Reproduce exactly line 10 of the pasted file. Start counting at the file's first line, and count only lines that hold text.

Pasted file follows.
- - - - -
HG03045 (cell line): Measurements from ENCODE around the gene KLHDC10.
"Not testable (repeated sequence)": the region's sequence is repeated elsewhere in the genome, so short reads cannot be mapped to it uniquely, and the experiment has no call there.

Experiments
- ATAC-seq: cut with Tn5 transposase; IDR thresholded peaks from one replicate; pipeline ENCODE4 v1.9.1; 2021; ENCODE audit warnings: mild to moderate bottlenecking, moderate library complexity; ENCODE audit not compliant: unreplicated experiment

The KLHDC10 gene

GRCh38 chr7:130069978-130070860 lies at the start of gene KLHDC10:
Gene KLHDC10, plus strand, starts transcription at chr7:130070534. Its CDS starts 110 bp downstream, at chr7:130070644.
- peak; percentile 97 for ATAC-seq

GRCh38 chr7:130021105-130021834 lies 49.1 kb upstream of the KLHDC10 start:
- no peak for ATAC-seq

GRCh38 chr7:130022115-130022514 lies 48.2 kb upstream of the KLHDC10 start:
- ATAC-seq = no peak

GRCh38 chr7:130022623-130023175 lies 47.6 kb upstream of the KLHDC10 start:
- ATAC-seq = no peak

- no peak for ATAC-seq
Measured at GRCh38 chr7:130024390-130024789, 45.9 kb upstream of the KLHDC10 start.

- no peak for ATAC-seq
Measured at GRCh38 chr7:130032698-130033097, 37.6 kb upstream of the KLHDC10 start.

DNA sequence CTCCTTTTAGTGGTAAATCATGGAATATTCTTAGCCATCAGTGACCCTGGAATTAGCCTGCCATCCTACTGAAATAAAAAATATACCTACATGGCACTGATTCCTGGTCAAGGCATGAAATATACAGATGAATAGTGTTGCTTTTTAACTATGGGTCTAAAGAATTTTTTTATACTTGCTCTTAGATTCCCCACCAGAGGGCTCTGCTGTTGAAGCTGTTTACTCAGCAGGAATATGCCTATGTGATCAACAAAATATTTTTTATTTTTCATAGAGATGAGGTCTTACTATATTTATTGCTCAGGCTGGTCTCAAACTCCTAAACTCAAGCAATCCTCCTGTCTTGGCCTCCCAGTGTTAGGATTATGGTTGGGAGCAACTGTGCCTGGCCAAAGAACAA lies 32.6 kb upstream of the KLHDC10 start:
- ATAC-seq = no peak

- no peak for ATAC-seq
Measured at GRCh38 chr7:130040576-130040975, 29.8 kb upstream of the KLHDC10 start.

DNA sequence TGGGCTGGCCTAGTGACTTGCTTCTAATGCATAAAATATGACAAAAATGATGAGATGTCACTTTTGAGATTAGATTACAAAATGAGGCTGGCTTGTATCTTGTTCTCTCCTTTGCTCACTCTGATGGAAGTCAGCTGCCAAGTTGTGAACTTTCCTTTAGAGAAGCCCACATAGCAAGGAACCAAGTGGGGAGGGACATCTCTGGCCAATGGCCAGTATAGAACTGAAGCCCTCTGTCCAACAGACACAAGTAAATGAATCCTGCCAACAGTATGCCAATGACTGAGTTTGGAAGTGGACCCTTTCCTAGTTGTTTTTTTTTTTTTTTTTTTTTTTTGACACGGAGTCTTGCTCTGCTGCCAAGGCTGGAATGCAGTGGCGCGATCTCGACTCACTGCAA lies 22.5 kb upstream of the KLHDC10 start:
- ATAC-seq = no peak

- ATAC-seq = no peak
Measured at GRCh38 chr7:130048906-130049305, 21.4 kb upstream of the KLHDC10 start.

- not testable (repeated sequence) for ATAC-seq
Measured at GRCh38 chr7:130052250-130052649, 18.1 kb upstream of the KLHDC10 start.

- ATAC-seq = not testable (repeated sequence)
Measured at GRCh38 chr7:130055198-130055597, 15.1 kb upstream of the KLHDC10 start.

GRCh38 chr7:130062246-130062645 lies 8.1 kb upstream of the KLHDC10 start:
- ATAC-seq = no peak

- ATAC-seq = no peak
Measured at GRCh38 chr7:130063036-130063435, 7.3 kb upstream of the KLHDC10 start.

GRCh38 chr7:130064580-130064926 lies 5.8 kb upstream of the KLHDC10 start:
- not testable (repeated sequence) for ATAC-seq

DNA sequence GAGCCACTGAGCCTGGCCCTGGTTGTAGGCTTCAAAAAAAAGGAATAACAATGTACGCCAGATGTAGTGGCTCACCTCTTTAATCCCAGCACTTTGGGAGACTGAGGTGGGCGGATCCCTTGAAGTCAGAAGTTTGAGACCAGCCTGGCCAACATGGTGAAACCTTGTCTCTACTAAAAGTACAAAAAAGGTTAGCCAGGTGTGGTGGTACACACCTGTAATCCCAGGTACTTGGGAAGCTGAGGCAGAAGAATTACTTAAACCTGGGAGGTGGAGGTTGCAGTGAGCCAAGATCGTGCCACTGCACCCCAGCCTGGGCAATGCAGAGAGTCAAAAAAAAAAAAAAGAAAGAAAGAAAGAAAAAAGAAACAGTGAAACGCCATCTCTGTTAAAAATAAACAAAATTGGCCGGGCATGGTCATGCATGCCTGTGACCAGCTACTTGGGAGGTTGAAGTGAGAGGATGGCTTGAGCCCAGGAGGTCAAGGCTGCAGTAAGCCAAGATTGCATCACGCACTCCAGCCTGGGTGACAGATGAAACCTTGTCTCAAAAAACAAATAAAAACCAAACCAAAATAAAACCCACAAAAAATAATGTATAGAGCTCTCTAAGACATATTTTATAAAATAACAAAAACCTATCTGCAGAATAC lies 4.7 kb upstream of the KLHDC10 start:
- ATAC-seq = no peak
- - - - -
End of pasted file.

- no peak for ATAC-seq